Honorary Trail opening at Rideau Hall and 24 Sussex a resounding success
A new honorary section of Trans Canada Trail was officially opened on Friday, May 24, on the grounds of Rideau Hall and at 24 Sussex by Their Excellencies the Right Honourable David Johnston, Governor General of Canada, and Mrs. Sharon Johnston, TCT Honorary Patrons, and Mrs. Laureen Harper, Honorary Chair of the TCT Chapter 150 Campaign.
Almost 100 Canadians, including Boy Scouts and members of the Trans Canada Trail board, were present.
Starting at the Visitor Centre at Rideau Hall, the honorary section of TCT is approximately one kilometre, with a shorter section at 24 Sussex, directly in front of the prime minister’s official residence. This new honorary section of the Trans Canada Trail is symbolically linked to the rest of the Trail, which will be fully connected from coast to coast to coast by 2017.
During the official opening, His Excellency thanked volunteers for their tireless work and welcomed visitors to discover the grounds of Rideau Hall by walking the new section of Trail.
“Without pioneers, both past and present, the Trans Canada Trail would not exist, nor would our country be what we recognize it to be today,” he said. “That is the gift we continue to enjoy, which is the reason why the completion of the Trail by Canada’s 150th birthday in 2017 is such a worthy goal.”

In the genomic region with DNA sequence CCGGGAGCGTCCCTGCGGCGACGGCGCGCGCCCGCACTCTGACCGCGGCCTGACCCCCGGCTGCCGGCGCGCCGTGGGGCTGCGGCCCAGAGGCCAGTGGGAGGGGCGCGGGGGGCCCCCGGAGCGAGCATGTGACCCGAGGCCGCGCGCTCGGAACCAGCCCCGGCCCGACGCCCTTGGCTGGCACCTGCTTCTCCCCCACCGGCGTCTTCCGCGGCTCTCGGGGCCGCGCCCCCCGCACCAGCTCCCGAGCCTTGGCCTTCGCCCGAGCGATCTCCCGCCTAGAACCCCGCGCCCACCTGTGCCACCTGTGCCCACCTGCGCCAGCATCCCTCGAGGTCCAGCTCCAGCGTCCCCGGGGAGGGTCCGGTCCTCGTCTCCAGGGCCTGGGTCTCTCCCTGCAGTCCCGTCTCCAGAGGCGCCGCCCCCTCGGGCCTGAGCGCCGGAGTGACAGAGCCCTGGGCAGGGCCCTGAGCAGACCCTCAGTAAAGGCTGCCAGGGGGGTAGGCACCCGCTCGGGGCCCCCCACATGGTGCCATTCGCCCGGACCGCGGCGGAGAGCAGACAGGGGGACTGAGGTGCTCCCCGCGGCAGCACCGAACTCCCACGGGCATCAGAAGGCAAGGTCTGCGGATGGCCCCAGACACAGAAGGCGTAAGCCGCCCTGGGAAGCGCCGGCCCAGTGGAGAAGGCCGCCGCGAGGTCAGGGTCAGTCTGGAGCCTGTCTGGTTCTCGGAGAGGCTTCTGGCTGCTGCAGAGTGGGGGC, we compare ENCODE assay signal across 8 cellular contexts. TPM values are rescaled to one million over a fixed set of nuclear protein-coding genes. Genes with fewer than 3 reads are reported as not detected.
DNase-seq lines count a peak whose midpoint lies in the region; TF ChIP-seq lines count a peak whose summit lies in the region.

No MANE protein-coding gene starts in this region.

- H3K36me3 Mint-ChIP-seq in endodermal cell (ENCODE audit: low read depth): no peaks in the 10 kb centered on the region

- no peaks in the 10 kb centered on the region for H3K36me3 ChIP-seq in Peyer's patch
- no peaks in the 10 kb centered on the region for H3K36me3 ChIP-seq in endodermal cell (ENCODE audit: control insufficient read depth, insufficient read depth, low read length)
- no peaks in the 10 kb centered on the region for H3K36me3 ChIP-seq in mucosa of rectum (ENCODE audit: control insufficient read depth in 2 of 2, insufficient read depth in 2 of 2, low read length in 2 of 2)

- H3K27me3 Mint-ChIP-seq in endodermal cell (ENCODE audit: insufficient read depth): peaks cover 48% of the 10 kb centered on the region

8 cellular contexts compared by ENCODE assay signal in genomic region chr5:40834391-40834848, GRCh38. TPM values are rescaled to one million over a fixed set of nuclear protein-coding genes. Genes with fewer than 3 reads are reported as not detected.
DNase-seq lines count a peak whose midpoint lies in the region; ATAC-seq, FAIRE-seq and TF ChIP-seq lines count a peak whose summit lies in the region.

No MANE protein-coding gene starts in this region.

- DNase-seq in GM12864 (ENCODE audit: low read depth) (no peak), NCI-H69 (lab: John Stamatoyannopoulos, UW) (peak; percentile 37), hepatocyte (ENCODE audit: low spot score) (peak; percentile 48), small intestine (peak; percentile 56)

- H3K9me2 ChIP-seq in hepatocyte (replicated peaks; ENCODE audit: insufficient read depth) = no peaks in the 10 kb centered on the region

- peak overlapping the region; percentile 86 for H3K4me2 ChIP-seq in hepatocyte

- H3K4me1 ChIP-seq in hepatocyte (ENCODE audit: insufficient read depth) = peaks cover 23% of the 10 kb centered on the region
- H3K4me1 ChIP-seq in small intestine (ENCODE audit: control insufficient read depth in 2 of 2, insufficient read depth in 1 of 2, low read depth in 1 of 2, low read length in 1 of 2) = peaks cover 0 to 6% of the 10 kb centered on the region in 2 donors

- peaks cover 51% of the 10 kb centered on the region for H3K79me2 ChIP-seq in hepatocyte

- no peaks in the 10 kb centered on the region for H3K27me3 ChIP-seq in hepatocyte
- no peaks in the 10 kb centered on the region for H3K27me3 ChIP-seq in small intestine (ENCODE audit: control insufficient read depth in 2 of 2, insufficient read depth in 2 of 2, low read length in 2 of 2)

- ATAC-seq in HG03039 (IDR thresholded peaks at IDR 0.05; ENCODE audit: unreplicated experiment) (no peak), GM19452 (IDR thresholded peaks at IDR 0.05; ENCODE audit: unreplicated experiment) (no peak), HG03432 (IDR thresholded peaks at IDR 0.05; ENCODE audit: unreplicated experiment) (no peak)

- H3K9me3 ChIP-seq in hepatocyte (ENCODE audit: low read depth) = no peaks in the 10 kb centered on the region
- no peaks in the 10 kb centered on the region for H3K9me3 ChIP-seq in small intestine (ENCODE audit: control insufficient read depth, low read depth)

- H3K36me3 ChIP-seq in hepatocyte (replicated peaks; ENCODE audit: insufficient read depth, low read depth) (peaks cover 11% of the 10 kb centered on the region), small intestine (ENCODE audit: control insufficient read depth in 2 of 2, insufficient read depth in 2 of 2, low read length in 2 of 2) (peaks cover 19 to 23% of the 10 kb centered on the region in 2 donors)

The honorary section of TCT takes visitors along the MacKay Walk and passes the Canadian Heritage Garden and the Pool of Unity to the front of the Residence around the Fountain of Hope, which is dedicated to Terry Fox. The Trail returns down the main driveway and past commemorative trees planted by visiting heads of state and dignitaries, towards the Visitor Centre.
“The Trans Canada Trail is a gift from one generation of Canadians to another,” Deborah Apps, TCT President & CEO, said. “This honorary section of Trail at Rideau Hall and at 24 Sussex is a testament to our collective love for our land and its importance to who we are as a nation. On behalf of all Trail volunteers past and present, I would like to extend our heartfelt thanks to Their Excellencies and Mrs. Harper for their steadfast support and recognition of the Trans Canada Trail.”
The Trail is nearly 17,000 kilometres long and is 72 per cent connected. Currently, 124 volunteer Trail projects are in progress as part of the TCT’s goal to connect the Trail from coast to coast to coast by 2017. Once fully connected, the Trail will stretch almost 24,000 kilometres and will include urban, rural and wilderness trails in every province and territory.
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